I've spent a lot of my writing energy writing patterns. From time to time I get asked questions about why I do that and what makes a good pattern. This is a brief article about how I look at patterns with my suggestions for people who are interested in writing patterns themselves.
When the topic of DomainSpecificLanguage comes up, one of the common puzzles is exactly what is or isn't a DSL. The trouble is that there is no precise definition for a DSL and there is a large gray area between DSLs and other things.
When someone is looking at what makes up a top-class enterprise software developer, often the conversation may turn to knowledge of frameworks and languages, or perhaps the ability to understand complicated algorithms and data structures. For me, one of the most important traits in a programmer, or indeed in a development team, is something that I'll call Customer Affinity. This is the interest and closeness that the developers have in the business problem that the software is addressing, and in the people who live in that business world.
For the last four years Thoughtworks has operated a lab in Bangalore India to support our software development projects in North America and Europe. Traditional approaches to offshore development are based on plan-driven methodologies, but we are very firmly in the agile camp. Here I discuss our experiences and lessons learned in doing offshore agile development. So far we've discovered that we can make it work, although the benefits are still open to debate. (Although this article was last updated in 2006, I our visited our offshore work in 2011 and found the lessons to still be relevant and thus the article did not need a further significant revision.)
A historical overview of how GUI archiectures have evolved, with a particular attention to how Model-View-Controller has been seen by different groups over the years. Ties into my presentation patterns from a historical perspective.
In the newly formed Rails community, the word 'enterprise' is becoming a dirty word. For many people the Rails framework, with its aggressive simplicity, is the antithesis of over-complex 'enterprisey' frameworks.
Narrative overview of patterns in user interfaces. Discusses how and why to separate domain logic from the presentation and how layers of data are separated and synchronized.
In February 2001 a group of seventeen software pundits got together in Snowbird UT to discuss the growing field of what used to be called lightweight methods. We decide to use the term agile to describe this new breed of agile methods. We also wrote the Manifesto for Agile Software Development , setting out the values and principles of these agile processes. I was one of these self-elected visionaries and have since come across many questions about this group's origins and the subsequent founding of the agile alliance. This is my recollection of those events.
I've talked many times about the virtues of Continuous Integration. To get such an environment working you need a continuous integration server, and a source code control system. To make a project run smoothly you could also do with an issue tracker for bug tracking and the like, and a wiki to help capture all sorts of project knowledge.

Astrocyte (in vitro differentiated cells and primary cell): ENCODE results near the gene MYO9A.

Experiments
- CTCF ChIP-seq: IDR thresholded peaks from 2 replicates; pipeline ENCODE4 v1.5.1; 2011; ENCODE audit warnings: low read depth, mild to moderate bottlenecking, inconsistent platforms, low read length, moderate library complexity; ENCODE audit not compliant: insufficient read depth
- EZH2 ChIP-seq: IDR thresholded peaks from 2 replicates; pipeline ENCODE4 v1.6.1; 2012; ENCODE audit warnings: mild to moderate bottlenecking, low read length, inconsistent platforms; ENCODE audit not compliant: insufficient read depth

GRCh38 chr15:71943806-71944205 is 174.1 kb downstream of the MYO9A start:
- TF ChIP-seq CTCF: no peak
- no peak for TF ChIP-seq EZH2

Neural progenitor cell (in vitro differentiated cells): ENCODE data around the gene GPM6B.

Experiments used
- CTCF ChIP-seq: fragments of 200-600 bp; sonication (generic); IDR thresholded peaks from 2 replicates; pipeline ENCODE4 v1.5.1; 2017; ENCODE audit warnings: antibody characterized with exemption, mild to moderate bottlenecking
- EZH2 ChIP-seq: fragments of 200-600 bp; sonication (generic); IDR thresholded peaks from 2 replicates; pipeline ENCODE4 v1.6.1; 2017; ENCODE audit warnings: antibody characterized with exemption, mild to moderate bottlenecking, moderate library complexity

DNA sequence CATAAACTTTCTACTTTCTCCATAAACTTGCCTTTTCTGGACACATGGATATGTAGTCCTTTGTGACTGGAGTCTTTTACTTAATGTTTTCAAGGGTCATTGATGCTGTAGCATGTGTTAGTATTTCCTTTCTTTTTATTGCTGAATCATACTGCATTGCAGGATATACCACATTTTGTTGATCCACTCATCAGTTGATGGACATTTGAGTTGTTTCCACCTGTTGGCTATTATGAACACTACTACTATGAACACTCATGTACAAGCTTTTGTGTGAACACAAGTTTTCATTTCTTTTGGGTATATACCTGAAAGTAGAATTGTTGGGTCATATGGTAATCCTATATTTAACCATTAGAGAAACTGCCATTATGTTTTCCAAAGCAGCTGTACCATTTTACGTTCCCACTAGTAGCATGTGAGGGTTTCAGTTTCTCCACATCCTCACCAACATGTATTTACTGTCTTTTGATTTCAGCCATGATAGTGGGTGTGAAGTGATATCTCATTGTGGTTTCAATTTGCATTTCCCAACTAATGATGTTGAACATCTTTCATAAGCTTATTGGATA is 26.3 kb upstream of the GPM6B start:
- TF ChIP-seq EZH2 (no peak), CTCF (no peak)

As with most of my keynotes, this is an extemporary talk. Given the conference, this one has a theme of how rails impacts software development.
A recent blogosphere controversy was caused by Nicholas Carr's entry claiming the "death of wikipedia" (yes I know my response is slow, but I didn't have the time to write while on the road). His initial post struck me as rather odd, saying that wikipedia was dying because 0.01% of articles had a rather mild protection. It's like saying democracy is over when a town hires a policeman.
In my recent post on EvaluatingRuby I mentioned that a colleague had put together a web app with some fancy numerical graphs. Someone emailed to ask how he did that. I added my short answer, ploticus, to the original bliki entry, but that led to the question of how he interfaced ruby with ploticus?
This article discusses some of the challenges in evolving a community of service providers and consumers. It describes some of the coupling issues that arise when service providers change parts of their contract, particularly document schemas, and identifies two well-understood strategies - adding schema extension points and performing "just enough" validation of received messages - for mitigating such issues. Both strategies help protect consumers from changes to a provider contract, but neither of them gives the provider any insight into the ways it is being used and the obligations it must maintain as it evolves. Drawing on the assertion-based language of one of these mitigation strategies - the "just enough" validation strategy - the article then describes the "Consumer-Driven Contract" pattern, which imbues providers with insight into their consumer obligations, and focuses service evolution around the delivery of the key business functionality demanded by consumers.
Early this year I did a lot of travel, so my writing ground a complete halt. I got back home a few weeks ago, hoping to get a lot of writing done. Well I've done some, but things keep coming up to keep me away: surgery to remove the pins from the accident, being Flooded. But the big productivity killer has been self inflicted - buying a new computer.